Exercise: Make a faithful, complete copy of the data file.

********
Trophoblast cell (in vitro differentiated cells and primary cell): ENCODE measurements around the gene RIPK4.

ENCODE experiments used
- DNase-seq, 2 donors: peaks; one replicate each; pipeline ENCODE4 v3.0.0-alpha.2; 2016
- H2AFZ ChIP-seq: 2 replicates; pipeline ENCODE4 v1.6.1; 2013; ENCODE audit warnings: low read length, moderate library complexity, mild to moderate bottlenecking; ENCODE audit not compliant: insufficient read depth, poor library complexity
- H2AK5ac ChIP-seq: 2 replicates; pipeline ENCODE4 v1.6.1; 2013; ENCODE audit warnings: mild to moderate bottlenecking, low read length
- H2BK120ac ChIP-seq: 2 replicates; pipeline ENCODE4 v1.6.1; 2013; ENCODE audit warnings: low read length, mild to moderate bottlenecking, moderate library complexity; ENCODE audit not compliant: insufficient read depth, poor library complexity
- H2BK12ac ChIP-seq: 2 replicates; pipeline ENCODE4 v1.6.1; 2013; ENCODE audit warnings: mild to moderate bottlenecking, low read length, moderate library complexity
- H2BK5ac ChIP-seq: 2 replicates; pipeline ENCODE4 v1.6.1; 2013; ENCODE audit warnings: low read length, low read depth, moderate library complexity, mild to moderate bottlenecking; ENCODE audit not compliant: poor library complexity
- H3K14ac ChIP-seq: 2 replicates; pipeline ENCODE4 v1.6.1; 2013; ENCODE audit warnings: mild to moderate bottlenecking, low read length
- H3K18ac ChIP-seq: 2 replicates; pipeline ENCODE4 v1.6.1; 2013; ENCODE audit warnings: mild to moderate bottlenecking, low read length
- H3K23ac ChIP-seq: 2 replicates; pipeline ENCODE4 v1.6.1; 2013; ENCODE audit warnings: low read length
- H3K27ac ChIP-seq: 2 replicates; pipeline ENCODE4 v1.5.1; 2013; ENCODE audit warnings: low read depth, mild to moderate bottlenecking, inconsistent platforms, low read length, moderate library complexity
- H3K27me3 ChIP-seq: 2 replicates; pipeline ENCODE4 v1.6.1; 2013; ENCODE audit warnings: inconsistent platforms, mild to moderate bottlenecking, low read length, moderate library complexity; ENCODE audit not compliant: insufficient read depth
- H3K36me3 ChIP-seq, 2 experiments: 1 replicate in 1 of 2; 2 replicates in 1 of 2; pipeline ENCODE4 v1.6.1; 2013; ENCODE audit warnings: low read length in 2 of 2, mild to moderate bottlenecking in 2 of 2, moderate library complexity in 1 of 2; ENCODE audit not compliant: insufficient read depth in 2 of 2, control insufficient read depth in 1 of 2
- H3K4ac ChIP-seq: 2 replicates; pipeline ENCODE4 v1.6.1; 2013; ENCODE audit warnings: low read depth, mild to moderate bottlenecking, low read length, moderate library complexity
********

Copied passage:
Trophoblast cell (in vitro differentiated cells and primary cell): ENCODE measurements around the gene RIPK4.

ENCODE experiments used
- DNase-seq, 2 donors: peaks; one replicate each; pipeline ENCODE4 v3.0.0-alpha.2; 2016
- H2AFZ ChIP-seq: 2 replicates; pipeline ENCODE4 v1.6.1; 2013; ENCODE audit warnings: low read length, moderate library complexity, mild to moderate bottlenecking; ENCODE audit not compliant: insufficient read depth, poor library complexity
- H2AK5ac ChIP-seq: 2 replicates; pipeline ENCODE4 v1.6.1; 2013; ENCODE audit warnings: mild to moderate bottlenecking, low read length
- H2BK120ac ChIP-seq: 2 replicates; pipeline ENCODE4 v1.6.1; 2013; ENCODE audit warnings: low read length, mild to moderate bottlenecking, moderate library complexity; ENCODE audit not compliant: insufficient read depth, poor library complexity
- H2BK12ac ChIP-seq: 2 replicates; pipeline ENCODE4 v1.6.1; 2013; ENCODE audit warnings: mild to moderate bottlenecking, low read length, moderate library complexity
- H2BK5ac ChIP-seq: 2 replicates; pipeline ENCODE4 v1.6.1; 2013; ENCODE audit warnings: low read length, low read depth, moderate library complexity, mild to moderate bottlenecking; ENCODE audit not compliant: poor library complexity
- H3K14ac ChIP-seq: 2 replicates; pipeline ENCODE4 v1.6.1; 2013; ENCODE audit warnings: mild to moderate bottlenecking, low read length
- H3K18ac ChIP-seq: 2 replicates; pipeline ENCODE4 v1.6.1; 2013; ENCODE audit warnings: mild to moderate bottlenecking, low read length
- H3K23ac ChIP-seq: 2 replicates; pipeline ENCODE4 v1.6.1; 2013; ENCODE audit warnings: low read length
- H3K27ac ChIP-seq: 2 replicates; pipeline ENCODE4 v1.5.1; 2013; ENCODE audit warnings: low read depth, mild to moderate bottlenecking, inconsistent platforms, low read length, moderate library complexity
- H3K27me3 ChIP-seq: 2 replicates; pipeline ENCODE4 v1.6.1; 2013; ENCODE audit warnings: inconsistent platforms, mild to moderate bottlenecking, low read length, moderate library complexity; ENCODE audit not compliant: insufficient read depth
- H3K36me3 ChIP-seq, 2 experiments: 1 replicate in 1 of 2; 2 replicates in 1 of 2; pipeline ENCODE4 v1.6.1; 2013; ENCODE audit warnings: low read length in 2 of 2, mild to moderate bottlenecking in 2 of 2, moderate library complexity in 1 of 2; ENCODE audit not compliant: insufficient read depth in 2 of 2, control insufficient read depth in 1 of 2
- H3K4ac ChIP-seq: 2 replicates; pipeline ENCODE4 v1.6.1; 2013; ENCODE audit warnings: low read depth, mild to moderate bottlenecking, low read length, moderate library complexity